When mentioning the informed consent authors should specify if it was written.

  • We appreciate the Reviewer’s comment regarding details (e.g., response rate, informed consent) for the quantitative survey. In the revised manuscript, we have the informed consent by noting “opt-in electronic informed consent” in the Methods (Line 112 of the revised manuscript). Similarly, we have noted the response rate in the Results: “For the quantitative survey, 623 online survey responses were received through patient support organizations. Incomplete surveys and those participants not meeting inclusion criteria were excluded (n=110). In total, 513 participants (82.3% of respondents) were included in the analyses.” (Lines 192-195 of the revised manuscript).

The socio-demo-graphic data of the quantitative survey included religion, as stated at line 122. It’s a pity such domain was not explored in more details as it might influence reproductive decision-making.

  • The Reviewer notes an important observation regarding religion. We apologize for the oversight as we inadvertently included religion in our listing of sociodemographic in the Methods - yet we did not report any data on religion in the manuscript. As such we have removed religion from the Methods: “(i.e., age, race, marital status)” (Line 125 of the revised manuscript).

We agree that examining religiosity could be informative for understanding BRCA+ women’s reproductive decision-making. Indeed, using validated scaled to assess religiosity and fatalism/coping (i.e., Brief Multidimensional Measure of Religiousness/Spirituality, 20-item Fatalism Scale) could provide additional insights.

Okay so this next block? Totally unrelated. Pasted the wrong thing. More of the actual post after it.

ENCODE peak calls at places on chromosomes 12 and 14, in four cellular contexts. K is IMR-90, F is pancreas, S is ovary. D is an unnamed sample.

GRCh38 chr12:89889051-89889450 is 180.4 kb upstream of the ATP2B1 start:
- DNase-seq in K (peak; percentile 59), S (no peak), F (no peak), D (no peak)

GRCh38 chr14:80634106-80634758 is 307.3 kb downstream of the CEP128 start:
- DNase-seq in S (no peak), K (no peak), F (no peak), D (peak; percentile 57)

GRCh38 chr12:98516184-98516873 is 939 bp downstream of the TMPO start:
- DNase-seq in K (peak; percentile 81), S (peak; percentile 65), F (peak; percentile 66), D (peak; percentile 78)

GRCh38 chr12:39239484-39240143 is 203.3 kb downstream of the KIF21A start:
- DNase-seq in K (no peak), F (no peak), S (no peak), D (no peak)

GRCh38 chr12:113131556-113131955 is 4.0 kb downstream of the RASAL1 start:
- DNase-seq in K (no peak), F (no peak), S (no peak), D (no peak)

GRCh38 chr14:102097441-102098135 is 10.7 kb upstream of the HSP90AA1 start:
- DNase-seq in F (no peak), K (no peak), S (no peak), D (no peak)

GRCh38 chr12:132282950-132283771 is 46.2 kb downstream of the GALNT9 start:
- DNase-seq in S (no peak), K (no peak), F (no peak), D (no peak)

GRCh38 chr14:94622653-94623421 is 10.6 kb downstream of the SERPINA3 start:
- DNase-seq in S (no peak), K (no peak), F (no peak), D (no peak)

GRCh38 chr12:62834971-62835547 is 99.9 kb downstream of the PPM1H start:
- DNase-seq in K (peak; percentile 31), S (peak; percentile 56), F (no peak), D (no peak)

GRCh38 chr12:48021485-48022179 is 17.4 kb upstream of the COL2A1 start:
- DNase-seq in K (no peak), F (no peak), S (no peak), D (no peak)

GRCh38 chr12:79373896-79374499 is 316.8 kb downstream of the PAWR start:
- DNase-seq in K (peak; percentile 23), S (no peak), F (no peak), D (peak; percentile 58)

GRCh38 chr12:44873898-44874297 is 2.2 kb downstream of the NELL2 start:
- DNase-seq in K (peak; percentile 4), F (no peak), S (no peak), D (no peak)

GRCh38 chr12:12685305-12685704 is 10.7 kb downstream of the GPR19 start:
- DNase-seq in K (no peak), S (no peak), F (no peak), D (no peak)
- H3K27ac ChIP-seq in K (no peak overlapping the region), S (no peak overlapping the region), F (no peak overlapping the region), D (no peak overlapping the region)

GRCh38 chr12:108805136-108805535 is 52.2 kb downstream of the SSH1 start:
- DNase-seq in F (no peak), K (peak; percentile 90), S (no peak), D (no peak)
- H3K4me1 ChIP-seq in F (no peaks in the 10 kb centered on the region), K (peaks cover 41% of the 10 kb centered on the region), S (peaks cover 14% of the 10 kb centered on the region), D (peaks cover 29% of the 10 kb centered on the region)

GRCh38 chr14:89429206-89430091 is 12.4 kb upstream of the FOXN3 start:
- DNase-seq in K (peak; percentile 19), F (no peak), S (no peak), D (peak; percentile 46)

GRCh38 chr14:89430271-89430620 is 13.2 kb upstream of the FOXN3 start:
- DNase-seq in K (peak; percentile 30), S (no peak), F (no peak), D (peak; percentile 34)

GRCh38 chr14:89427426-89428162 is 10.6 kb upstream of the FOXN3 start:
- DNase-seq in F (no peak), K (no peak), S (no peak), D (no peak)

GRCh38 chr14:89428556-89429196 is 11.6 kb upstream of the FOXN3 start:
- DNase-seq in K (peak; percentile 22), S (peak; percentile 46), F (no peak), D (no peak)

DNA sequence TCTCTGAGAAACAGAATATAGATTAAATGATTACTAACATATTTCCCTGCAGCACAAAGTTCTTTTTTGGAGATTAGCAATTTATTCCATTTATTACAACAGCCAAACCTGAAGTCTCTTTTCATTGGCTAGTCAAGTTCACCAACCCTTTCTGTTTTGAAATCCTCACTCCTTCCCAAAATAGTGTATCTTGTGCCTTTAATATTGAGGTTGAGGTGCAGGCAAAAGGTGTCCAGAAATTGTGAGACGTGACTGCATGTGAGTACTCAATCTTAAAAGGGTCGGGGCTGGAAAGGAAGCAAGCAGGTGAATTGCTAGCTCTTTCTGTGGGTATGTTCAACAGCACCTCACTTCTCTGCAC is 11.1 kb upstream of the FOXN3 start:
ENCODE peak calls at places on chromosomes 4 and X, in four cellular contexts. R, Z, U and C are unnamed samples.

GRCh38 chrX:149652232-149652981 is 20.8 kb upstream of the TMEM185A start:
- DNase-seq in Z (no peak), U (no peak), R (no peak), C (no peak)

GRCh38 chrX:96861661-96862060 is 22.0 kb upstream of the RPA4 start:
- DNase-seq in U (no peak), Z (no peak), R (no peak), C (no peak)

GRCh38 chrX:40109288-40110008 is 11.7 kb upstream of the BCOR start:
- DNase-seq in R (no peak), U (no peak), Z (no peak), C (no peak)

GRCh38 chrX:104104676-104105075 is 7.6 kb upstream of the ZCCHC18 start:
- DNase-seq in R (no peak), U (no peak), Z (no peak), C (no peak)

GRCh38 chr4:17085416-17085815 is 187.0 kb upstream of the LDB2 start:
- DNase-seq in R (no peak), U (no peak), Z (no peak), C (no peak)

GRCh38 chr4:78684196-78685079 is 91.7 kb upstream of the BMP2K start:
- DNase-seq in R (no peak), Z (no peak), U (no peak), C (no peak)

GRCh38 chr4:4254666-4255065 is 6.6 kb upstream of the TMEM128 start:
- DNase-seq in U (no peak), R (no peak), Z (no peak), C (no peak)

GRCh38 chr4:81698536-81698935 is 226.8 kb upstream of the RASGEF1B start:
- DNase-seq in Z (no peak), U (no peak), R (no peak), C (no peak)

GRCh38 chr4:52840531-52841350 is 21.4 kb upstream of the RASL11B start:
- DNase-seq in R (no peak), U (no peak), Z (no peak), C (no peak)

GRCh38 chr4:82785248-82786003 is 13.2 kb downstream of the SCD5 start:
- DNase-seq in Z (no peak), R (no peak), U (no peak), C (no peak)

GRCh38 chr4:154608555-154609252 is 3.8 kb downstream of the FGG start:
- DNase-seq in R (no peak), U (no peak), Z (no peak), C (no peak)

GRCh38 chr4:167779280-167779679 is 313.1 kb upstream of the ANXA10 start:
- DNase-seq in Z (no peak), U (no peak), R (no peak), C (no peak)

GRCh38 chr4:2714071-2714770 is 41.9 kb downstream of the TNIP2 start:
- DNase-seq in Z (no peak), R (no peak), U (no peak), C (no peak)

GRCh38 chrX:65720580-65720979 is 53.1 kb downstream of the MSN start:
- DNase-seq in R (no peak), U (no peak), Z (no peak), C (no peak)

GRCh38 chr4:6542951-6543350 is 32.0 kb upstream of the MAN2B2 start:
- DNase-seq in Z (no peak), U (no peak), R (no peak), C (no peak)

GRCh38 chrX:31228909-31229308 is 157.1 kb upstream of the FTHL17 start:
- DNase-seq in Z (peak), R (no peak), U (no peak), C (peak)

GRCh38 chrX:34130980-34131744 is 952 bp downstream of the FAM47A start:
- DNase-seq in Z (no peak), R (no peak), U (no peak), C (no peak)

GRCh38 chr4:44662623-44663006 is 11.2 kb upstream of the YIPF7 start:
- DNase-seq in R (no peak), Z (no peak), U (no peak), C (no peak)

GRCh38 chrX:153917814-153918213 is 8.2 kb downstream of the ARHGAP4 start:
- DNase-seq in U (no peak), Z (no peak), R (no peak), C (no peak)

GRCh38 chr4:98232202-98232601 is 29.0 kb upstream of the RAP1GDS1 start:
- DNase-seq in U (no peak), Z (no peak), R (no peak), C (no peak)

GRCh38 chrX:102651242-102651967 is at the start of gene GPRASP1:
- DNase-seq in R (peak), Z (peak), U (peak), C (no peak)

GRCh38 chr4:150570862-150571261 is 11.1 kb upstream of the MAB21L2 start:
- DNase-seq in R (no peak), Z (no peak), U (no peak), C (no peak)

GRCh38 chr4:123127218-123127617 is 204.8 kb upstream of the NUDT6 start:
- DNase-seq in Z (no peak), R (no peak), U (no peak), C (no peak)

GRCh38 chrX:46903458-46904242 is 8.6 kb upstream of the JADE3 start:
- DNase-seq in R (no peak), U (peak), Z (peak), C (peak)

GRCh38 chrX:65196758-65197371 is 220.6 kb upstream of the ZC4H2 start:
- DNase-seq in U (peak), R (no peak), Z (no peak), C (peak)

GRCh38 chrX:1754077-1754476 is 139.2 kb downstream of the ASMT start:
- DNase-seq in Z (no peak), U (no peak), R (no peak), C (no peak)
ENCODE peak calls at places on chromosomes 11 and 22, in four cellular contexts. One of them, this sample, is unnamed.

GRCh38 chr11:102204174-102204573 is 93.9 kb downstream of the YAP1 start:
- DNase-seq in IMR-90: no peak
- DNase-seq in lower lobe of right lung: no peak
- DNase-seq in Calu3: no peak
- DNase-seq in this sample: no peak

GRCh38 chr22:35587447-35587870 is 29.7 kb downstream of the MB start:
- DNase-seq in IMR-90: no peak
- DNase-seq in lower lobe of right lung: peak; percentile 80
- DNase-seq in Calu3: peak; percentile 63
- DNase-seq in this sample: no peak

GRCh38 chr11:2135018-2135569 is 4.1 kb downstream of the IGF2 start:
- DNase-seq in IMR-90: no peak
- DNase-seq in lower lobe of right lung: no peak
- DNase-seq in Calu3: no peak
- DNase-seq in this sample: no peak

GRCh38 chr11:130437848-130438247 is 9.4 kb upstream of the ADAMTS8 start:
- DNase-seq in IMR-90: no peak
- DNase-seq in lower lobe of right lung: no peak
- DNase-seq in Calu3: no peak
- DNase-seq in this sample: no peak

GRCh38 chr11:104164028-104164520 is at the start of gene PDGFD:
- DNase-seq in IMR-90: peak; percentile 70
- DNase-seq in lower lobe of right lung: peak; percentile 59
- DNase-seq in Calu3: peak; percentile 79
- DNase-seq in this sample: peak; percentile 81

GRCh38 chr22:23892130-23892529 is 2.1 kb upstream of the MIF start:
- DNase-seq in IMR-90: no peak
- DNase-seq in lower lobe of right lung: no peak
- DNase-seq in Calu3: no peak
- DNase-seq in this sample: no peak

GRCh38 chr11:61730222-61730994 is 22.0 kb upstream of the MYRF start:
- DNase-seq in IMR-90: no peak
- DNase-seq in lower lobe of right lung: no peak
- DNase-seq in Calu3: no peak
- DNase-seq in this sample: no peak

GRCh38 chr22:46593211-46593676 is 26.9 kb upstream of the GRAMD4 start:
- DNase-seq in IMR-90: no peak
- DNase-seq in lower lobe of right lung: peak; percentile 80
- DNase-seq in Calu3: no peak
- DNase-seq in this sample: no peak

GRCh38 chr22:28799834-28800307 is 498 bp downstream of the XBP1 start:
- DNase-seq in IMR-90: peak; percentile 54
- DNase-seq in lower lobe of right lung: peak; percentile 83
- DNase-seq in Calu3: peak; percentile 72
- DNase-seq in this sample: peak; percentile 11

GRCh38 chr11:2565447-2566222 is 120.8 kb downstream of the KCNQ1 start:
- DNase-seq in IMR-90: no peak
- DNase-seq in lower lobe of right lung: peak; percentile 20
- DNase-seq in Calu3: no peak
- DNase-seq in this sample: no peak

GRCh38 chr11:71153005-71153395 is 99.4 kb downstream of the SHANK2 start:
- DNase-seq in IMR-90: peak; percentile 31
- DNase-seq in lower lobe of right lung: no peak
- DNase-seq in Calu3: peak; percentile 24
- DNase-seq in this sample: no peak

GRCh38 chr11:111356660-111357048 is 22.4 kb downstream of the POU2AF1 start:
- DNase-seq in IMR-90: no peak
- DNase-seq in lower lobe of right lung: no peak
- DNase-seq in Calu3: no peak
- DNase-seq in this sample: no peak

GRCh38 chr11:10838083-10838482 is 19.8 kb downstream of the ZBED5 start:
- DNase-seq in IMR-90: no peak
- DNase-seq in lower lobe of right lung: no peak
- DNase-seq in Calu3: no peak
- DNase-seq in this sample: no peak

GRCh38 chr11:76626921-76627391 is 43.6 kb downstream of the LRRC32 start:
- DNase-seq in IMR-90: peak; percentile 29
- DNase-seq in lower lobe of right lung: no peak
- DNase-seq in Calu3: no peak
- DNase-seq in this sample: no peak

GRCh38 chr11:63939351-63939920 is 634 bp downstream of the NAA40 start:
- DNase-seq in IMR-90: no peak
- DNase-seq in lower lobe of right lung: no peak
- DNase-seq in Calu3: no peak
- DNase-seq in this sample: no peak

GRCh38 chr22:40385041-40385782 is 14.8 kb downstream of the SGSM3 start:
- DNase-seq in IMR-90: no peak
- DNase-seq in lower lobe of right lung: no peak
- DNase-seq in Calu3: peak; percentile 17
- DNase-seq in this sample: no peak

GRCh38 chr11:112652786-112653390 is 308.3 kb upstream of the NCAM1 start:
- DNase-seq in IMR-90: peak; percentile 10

As authors claim a role for their study to enhance precision health and develop tailored interventions in the setting of germline mutation carriers, men should not be forgotten and research in this field should be envisaged.

  • We value the reviewer’s point about sex as a variable and the inclusion of men. Indeed, we recently published a mixed-methods study examining coping response and family communication of cancer risk in BRCA+ men (Psychooncology, 2021, PMID: 34582073). In light of the Reviewer’s comment, we have noted this point in the description of study limitations: “There are several future directions that could deepen our understanding of re-productive decision-making related to BRCA carrier status. In the present study, we focused exclusively on women with BRCA variants - yet men can also carry BRCA variants. Thus, future work should include more diverse, representative samples in regards to race and ethnicity as well as sex, gender identity and sexual orientation (i.e., not just cis-gendered heterosexual women).” (Lines 558-569 of revised manuscript).

Additionally, partners’ attitudes, potentially influencing women behaviors as well, are also not considered in both the quantitative and qualitative surveys and this should be included as a possible limitation and as another topic to be explored in future studies.

  • The Reviewer makes an excellent point about the role of partners and dyads in decision-making. We have noted this point in our discussion of future directions: “Similarly, attitudes of partners involved in reproductive decision making may influence reproductive decision-making. As such, future studies could examine dyadic processes as well as patient centeredness of decisional support for BRCA+ women.” (Lines 563-566 of revised manuscript).

Paragraph 3.6 is quite confusing as it puts together all types of risk-reducing surgery: the challenges and limitations of prophylactic mastectomy are obviously completely different from those of oophorectomy. Were data analyzed according to type of prophylactic surgery? Numbers would in principle allow investigating if the dynamics were different according to the planned/performed surgery.